Praying for you, and please pray for me! This is a struggle I think so many Catholic women have but hide.

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    1. I wish I could find joy in exercising! Good for you! - I'm being sincere here, by the way!

      I wonder sometimes how many of us are all hiding the same thing from one another.

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  5. I was bulimic for 9 years, all through high school and college, and then like you, one day after a good confession and the 14 millionth therapy session of my life, I stopped. But the urge has never, ever gone away. It has been 5 years now, I think, since I last purged, and I still have fleeting thoughts of 'uh oh, shouldn't have eaten that, better get rid of it.' Pregnancy makes it so much worse for me, because I suddenly have a blanket permission slip for all my 'illegal' foods and since I'm going to be getting fat anyway...well, game on. I am about 25 lbs away from what would be considered a healthy weight for my frame, but my daily appointments with chips and salsa during naptime are definitely not contributing to success on the scale. I guess what I'm saying is, I hear you, I'm living this struggle as well, and I never, ever want my children to see Mommy the way Mommy sees herself. God, have mercy on us and on our sisters who struggle. Oh, one last thing...so some of my weight gain is solely 'my' fault, but some of it is inevitable creepage on the scale from babymaking. My body just hangs onto fat when I am pregnant or nursing. My sweet husband told me a few months ago to not ever compare myself to women who are contracepting, i.e., whose 2 children are 3 or 4 years apart and then they're 'done' with childbearing and have time to work on their perfect mommy bodies ... and keep them that way. I thought it was such a powerful insight, provided I don't let it be an excuse to binge on my tortilla chips, but rather, to make peace with what is less than perfect by our sterile world's standards. Sorry/not sorry I wrote you a novel.

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    1. Don't apologize. I appreciate the comment. I do know that my body will never be the same as it was when I got married. In fact, my weight loss goal this time around is about 10lbs heavier than when I was in college. My body won't look like that again (oh my blobby belly, so soft from being so stretched so many times.) and I'm okay with that. I just wish I was there already!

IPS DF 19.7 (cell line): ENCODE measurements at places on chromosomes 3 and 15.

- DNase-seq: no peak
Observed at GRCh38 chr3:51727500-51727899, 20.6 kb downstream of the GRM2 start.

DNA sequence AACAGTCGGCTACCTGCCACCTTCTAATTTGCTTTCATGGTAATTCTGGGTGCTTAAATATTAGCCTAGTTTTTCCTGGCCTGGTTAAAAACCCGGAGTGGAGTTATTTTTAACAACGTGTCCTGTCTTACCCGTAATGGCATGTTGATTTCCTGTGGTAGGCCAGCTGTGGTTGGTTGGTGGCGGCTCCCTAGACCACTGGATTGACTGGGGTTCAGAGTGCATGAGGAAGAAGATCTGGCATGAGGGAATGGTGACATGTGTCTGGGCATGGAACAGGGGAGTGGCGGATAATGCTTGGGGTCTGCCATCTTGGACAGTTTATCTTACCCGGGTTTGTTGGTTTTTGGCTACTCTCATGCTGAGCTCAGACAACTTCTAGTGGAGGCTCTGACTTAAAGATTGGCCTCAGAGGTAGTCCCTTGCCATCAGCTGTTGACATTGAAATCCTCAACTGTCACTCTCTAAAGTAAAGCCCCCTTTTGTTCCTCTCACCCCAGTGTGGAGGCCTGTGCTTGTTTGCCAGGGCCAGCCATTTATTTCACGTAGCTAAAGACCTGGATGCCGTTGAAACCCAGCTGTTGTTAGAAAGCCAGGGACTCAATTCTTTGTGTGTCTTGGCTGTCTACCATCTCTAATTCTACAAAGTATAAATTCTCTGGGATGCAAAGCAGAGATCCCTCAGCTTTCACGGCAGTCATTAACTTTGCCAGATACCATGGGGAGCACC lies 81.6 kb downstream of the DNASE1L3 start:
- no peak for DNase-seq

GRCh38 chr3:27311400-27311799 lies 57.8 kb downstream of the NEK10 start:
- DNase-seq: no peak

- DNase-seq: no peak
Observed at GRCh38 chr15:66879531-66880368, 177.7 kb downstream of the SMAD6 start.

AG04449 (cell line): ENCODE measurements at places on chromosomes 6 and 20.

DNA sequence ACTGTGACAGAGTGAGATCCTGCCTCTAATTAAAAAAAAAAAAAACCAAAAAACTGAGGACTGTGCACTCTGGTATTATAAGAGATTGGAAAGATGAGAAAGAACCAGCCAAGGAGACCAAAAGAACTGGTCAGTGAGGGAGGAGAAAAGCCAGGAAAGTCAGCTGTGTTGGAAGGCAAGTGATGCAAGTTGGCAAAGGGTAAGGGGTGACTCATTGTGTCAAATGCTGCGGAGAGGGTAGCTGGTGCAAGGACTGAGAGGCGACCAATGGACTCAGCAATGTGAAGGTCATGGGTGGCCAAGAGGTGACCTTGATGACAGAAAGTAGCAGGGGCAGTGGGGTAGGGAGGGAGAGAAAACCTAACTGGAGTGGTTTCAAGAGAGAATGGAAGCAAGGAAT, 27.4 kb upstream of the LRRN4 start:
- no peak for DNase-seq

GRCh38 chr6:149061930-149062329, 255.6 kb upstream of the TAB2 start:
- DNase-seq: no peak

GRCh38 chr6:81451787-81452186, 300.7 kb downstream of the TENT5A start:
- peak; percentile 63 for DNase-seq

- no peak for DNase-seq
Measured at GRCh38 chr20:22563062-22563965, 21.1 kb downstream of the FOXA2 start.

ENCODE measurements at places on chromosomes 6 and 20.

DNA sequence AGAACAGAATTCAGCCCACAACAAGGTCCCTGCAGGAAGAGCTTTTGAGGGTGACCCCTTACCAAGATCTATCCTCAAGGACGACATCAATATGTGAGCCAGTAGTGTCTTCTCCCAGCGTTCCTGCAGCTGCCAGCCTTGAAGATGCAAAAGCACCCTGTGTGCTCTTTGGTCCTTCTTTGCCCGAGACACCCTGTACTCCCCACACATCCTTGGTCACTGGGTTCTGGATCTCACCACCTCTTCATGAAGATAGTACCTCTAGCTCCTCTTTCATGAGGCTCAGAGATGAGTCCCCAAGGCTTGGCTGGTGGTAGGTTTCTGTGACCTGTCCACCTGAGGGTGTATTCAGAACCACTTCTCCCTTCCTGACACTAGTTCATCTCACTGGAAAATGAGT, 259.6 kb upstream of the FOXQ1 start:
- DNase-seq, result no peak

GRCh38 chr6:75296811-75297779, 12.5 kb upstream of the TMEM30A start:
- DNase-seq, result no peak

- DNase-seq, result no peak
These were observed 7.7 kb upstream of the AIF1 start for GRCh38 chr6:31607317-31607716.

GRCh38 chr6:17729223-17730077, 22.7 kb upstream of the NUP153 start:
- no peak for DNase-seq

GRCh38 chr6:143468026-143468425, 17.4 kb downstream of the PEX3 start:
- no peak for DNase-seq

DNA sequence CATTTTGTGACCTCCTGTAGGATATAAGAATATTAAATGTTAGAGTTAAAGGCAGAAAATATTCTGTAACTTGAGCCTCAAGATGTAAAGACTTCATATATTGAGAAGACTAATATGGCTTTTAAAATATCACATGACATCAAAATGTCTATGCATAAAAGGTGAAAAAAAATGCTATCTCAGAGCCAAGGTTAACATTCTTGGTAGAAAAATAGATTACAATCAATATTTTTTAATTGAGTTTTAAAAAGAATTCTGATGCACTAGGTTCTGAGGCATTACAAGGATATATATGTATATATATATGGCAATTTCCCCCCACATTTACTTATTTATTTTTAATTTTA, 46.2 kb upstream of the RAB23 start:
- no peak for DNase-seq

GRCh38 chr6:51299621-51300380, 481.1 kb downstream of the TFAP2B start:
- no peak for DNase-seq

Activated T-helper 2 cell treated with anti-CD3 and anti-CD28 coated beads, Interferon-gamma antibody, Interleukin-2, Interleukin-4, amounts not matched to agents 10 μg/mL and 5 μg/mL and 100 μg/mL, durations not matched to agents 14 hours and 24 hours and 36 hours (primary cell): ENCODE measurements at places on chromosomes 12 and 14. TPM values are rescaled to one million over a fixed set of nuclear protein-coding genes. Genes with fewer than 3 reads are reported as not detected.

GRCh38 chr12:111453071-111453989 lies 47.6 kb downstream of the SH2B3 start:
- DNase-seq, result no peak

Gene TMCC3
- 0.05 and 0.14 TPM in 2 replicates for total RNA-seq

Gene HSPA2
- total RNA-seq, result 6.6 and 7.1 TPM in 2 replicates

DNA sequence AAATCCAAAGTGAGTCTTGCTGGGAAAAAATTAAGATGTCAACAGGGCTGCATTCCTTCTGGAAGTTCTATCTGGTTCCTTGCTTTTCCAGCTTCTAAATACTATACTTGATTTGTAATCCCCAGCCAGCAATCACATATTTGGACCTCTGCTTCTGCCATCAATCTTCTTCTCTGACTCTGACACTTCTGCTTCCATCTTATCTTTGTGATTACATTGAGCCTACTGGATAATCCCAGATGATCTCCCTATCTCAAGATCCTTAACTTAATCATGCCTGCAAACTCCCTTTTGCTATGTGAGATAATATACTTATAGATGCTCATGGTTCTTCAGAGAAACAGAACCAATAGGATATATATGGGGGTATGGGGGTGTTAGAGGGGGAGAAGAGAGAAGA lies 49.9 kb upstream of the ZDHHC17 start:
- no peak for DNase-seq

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  6. I could never throw up since i find it disgusting so I just starved to death. I didn't like being chubby as a preteen so I decided to starve myself and this led to anorexia. I was under 90 pounds in college when my ideal weight is more like 150 truthfully. One day I got very sick and felt myself dying or beginning to really really be ill that is..I had gotten a bad flu and didn't have the strength to fight it. I payed then, Lord help me, I don't want to die. I want to stop. That day, it stopped. I never weighed myself ever again I accepted myself as I was and decided to eat. that was the end of it. and I have been fine for the last 20 some years. So, I do think its entirely possible to recover...to be released from those demons compeletly. I don't diet, I don't exercise excessively, I never weigh myself unless forced to at the doctors...I don't think that thinking in terms of dieting and weighing is beneficial to ppl that struggle with this. Instead, focus on eating balanced...you can have cake or whatever fine--just accept its not healthy and stop excessively eating it and focus on eating healthy things. Distract yourself from thoughts that lead you into such pits by doing something else etc...

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    1. You make it sound so simple... I'm glad it was for you.

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  7. I'm participating in an Ignatian prayer group (called Lord Teach Me to Pray), and we beg God each week for a different virtue. This week is humility, and we beg God for the grace to "see myself as God sees me." I never thought of humility that way before, but it seems to fit here. I struggle with body image, but God sees me as his child that he loves, fat or not.

    Hope this helps! Will pray for you! I've been reading your blog for a while, and I love your honesty! I can so relate, as I am a mother of 4 myself.

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    1. Thanks for the tip on humility. I have been coming back to it ever since you first posted your comment. Something to continue to ponder.

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  8. OH my gosh--I so understand. Five of my seven are daughters. Our lives were sort of the perfect storm, if you will, to brew up eating disorders. How my poor girls struggle! 1. their stocky frames that are not conducive to being super thin, and 2. self hatred when they see the reflection of the father that harmed them in many ways. One daughter has been to the brink of suicide MANY times. She was severely bulimic, to the point that her digestive system was beginning to shut down. Now, she has recovered her physical health, with the help of an eating disorder program. She still goes to her program twice a week (she is a college student) but really has to fight the mental and emotional battle. And deal with her body at a healthy weight, which to her looks too big.